After billionaire tech mogul Elon Musk purchased Twitter in the fall of 2022, users of the legacy social media platform continue to criticize many of his business decisions. After months of ending legacy verification, limiting restrictions on hate speech, and more controversial policies, Musk has now enacted perhaps the most controversial one yet–changing the name of the platform entirely. Twitter, which was founded by Jack Dorsey in 2006, is now to be known as “X.”
The platform’s name change and rebrand was announced over the weekend, and Twitter users everywhere awoke to a new logo. Naturally, the memes and Twitter alternatives poured in. Dorsey’s competitor app, Bluesky, is yet to be widely released. Instagram’s Threads was released in July 2023, to a record-breaking amount of sign ups from fed up Twitter users and curious Instagram users.
Major brands, celebrities, influencers, and the average user all have a lot to say about ‘X.’ Many are sharing humorous images depicting the letter.
— Sesame Street (@sesamestreet) July 24, 2023
— David Leavitt 🎲🎮🧙♂️🌈 (@David_Leavitt) July 24, 2023
Elsewhere, others began to suspect that the rebrand would give way to a surge in sign ups for the growing list of Twitter competitors. Mastodon, Threads, and Bluesky have all seen a spike in popularity since Musk’s purchase of Twitter, given his many controversial moves. Mastodon has been a favorite among journalists, many of whom now feel that Twitter’s current state allows for the spread of misinformation.
Fuck it. Twitter Alts Guide.
-Mastodon. for people who want a decentralized platform
-Tumblr, for people who enjoy Art and Memes
-Bluesky, for recovering Twitter users
-Itaku, for people with furry porn addictions
-Truth Social, for people who are fucking idiots
— 🧡PapaBear💙 (@HomoFunkyChunky) July 24, 2023
Others recognized that since Twitter’s original name is now technically up for grabs, Jack Dorsey can take back what he created. Mark Zuckerberg could also continue his alleged rivalry with Musk, renaming Threads to Twitter.
— Stefanie (@fastpitstop) July 24, 2023
Why Is Twitter Now X?
Elon Musk stepped down as CEO recently, instead stepping in as CTO and appointing former NBCUniversal executive Linda Yaccharino. The CEO took to the platform to vaguely explain what the “X” rebrand means.
Every single part of this pitch sounds dangerous, dystopian, and doomed. pic.twitter.com/Qv0hRHB7tc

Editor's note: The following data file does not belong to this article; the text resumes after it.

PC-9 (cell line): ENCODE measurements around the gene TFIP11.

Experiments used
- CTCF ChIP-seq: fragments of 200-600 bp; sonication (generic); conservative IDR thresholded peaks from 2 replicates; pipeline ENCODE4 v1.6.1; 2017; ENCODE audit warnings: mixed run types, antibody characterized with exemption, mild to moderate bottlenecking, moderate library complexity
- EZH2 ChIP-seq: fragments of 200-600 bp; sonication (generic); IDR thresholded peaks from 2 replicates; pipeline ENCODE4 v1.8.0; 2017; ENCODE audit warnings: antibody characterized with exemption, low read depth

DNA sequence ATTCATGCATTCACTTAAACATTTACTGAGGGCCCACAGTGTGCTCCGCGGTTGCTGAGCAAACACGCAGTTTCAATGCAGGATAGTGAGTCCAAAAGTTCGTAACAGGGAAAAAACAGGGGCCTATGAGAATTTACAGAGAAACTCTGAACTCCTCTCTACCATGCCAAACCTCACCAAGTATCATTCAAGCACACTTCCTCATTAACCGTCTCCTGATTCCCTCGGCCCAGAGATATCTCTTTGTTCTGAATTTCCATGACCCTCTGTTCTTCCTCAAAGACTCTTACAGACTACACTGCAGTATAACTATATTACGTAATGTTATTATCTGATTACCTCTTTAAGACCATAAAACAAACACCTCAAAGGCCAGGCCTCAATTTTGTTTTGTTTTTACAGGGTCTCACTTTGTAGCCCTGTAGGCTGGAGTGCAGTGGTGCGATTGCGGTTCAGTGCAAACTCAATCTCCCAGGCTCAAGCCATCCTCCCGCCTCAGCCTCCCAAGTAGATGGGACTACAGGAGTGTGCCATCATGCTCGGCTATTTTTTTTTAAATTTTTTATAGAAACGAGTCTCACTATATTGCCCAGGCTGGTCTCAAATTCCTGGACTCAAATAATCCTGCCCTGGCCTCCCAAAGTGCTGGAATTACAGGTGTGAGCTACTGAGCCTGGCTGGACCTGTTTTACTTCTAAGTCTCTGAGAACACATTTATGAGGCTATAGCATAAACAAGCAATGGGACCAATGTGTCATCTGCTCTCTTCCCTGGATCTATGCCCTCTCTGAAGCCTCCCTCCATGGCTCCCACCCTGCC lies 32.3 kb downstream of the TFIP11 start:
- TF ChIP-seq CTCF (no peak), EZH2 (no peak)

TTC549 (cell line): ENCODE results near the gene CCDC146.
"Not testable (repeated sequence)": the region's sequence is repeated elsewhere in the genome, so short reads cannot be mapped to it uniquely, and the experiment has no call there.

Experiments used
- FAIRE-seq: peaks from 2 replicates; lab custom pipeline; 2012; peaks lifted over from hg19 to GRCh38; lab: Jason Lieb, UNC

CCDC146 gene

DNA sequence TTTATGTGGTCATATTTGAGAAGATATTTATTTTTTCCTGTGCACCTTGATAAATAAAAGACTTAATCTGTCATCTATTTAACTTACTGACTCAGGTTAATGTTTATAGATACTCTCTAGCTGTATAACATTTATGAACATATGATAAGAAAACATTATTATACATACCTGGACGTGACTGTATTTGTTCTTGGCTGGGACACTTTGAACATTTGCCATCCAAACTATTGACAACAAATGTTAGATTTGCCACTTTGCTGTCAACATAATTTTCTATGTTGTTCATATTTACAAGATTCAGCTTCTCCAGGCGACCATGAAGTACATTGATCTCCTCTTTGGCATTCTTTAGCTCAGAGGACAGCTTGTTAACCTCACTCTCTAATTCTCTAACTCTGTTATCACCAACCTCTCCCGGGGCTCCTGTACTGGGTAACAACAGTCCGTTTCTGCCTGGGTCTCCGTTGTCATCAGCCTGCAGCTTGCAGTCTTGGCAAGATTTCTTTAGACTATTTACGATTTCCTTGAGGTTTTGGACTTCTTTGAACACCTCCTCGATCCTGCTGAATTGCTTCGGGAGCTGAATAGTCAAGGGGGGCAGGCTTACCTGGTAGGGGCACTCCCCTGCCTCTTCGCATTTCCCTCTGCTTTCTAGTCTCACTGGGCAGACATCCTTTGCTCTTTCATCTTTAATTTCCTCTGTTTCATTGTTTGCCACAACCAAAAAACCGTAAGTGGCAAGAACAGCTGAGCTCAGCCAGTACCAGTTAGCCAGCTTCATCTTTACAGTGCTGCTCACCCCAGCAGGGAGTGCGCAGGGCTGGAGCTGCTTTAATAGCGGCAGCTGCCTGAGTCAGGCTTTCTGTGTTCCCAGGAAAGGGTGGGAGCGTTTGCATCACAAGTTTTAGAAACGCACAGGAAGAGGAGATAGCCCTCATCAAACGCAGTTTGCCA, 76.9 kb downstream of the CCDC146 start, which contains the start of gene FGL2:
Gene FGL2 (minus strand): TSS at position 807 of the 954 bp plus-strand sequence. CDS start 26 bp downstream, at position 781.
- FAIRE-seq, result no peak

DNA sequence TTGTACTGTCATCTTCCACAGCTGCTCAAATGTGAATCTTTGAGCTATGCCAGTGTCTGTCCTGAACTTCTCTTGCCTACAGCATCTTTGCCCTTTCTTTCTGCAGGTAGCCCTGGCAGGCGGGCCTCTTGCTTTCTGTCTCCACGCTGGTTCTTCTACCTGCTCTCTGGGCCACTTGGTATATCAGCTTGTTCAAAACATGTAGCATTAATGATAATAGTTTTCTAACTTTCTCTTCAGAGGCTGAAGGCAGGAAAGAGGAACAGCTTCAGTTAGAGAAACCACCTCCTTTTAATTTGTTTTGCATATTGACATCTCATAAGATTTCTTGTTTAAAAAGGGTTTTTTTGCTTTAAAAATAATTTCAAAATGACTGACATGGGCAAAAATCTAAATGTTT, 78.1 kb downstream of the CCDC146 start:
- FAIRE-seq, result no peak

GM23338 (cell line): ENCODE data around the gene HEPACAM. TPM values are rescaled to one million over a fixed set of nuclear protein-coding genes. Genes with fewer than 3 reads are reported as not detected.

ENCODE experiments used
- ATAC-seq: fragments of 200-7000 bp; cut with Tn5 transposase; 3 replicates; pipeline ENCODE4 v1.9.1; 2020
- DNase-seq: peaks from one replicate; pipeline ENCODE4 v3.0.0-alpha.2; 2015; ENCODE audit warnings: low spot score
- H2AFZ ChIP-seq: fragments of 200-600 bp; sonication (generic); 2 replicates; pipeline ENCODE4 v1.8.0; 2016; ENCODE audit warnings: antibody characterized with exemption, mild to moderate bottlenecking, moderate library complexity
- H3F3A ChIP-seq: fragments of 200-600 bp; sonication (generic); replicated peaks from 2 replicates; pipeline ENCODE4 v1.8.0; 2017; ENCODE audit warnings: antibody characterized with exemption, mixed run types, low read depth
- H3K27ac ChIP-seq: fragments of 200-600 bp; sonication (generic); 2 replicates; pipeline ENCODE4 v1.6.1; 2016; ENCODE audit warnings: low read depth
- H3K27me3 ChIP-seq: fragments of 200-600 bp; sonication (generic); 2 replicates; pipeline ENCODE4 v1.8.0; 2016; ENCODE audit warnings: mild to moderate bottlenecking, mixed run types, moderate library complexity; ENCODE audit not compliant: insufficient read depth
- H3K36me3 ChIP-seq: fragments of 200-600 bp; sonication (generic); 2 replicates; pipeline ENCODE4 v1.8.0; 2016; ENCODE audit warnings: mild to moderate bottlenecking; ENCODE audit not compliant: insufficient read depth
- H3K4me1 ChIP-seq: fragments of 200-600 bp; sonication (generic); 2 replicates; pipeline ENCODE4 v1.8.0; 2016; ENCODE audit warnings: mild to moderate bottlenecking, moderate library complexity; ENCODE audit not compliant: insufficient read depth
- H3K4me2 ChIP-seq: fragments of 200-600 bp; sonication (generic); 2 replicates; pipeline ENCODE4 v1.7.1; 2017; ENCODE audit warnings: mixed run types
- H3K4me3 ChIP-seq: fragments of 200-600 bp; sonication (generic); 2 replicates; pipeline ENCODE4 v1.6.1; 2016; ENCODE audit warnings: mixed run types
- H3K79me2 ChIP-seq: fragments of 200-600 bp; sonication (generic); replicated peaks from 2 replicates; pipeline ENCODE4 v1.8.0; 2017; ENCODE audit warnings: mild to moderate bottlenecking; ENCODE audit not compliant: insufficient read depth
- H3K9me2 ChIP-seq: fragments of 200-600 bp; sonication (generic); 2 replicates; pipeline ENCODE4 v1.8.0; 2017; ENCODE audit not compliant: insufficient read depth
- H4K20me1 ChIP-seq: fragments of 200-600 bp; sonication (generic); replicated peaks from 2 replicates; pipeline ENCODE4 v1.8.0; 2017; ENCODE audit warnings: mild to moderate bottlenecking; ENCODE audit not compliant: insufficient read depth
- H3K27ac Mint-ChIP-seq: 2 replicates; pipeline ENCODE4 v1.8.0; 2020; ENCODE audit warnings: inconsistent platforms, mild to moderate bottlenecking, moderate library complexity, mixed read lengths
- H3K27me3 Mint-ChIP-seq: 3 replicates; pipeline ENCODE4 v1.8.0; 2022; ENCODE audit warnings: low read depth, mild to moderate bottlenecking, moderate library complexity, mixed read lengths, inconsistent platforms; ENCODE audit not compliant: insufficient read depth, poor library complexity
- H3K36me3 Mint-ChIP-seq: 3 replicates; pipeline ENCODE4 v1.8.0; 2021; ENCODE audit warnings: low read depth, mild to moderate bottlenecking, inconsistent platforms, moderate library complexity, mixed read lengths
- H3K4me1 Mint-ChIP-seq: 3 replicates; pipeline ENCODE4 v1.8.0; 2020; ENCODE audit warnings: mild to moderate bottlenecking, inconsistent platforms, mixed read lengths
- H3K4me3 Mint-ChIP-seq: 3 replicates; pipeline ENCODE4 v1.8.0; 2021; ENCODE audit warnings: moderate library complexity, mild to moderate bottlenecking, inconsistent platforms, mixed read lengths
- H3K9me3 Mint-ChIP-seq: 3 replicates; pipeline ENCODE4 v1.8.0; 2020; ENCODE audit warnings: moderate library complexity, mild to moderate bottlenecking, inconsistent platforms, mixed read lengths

Yaccharino’s explanation is receiving widespread criticism. Many argue that they signed up for Twitter years ago, and did not want to be pushed into using a platform that they feel has unnecessary and potentially dangerous features. Artificial Intelligence (AI) has recently come into the public forefront of criticism for an unrelated reason–the ongoing joint WGA and SAG-AFTRA strike, in which major film and television studios vow to replace writers and actors with AI versions of themselves.
"Powered by AI". We are ever advancing on a completely algorithmic run society in which none of us are in control or understand the mechanisms affecting our lives.
"AI will become addictive. It knows what you like. It knows what everyone likes. It will continue to refine output… pic.twitter.com/YL6U4gMEhH
— Dakara (@dakara_prisoner) July 23, 2023
Others argued that they simply wanted the hate speech on the platform to be eradicated, and that the additional features could wait.
that’s fine, can you just get rid of the Nazis lind?
— Brianna Wu (@BriannaWu) July 23, 2023
Musk has not posted to the platform since last night, when he shared this image of a letter “X” projected onto company headquarters.
Our headquarters tonight pic.twitter.com/GO6yY8R7fO
— Elon Musk (@elonmusk) July 24, 2023
As of today, San Francisco police reportedly shut the projection down, as Musk did not have the necessary city permits to rent the equipment.
San Francisco Police shuts down operation to remove Twitter’s name from X headquarters as Elon Musk reportedly didn’t get permit for all the equipment on the street. pic.twitter.com/wwQjeaYFn1
— Pop Base (@PopBase) July 24, 2023
Musk is yet to comment on the public criticism of Twitter’s rebrand, and neither have the CEOs of Twitter’s primary competitor apps.